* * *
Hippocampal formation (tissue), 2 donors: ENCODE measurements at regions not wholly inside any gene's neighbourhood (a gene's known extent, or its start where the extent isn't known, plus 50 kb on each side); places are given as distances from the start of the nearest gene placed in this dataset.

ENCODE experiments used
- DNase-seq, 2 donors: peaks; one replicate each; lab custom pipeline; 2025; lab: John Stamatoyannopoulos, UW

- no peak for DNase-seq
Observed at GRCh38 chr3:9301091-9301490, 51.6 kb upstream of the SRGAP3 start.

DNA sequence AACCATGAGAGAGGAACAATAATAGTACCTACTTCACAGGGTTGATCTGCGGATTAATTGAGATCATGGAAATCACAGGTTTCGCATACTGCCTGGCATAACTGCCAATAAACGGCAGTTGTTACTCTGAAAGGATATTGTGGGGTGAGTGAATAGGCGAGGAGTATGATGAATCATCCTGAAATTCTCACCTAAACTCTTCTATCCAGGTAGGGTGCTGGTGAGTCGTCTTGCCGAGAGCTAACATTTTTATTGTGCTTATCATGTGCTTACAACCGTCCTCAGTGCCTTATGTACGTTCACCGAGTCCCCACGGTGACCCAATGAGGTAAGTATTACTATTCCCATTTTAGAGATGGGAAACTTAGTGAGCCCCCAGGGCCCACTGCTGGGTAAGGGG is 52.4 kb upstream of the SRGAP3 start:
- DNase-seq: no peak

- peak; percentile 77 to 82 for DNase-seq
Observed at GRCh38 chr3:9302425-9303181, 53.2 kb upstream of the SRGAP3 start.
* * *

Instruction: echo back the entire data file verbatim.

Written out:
Hippocampal formation (tissue), 2 donors: ENCODE measurements at regions not wholly inside any gene's neighbourhood (a gene's known extent, or its start where the extent isn't known, plus 50 kb on each side); places are given as distances from the start of the nearest gene placed in this dataset.

ENCODE experiments used
- DNase-seq, 2 donors: peaks; one replicate each; lab custom pipeline; 2025; lab: John Stamatoyannopoulos, UW

- no peak for DNase-seq
Observed at GRCh38 chr3:9301091-9301490, 51.6 kb upstream of the SRGAP3 start.

DNA sequence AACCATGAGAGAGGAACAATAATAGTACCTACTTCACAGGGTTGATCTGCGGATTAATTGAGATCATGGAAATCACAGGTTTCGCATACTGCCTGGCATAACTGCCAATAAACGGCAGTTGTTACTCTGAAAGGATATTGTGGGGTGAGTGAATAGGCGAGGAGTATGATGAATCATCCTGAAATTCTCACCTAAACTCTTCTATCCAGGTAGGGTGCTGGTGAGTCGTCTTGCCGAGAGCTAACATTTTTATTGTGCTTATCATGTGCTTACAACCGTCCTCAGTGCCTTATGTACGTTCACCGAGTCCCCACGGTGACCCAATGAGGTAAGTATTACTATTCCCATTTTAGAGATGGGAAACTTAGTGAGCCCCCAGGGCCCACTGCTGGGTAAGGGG is 52.4 kb upstream of the SRGAP3 start:
- DNase-seq: no peak

- peak; percentile 77 to 82 for DNase-seq
Observed at GRCh38 chr3:9302425-9303181, 53.2 kb upstream of the SRGAP3 start.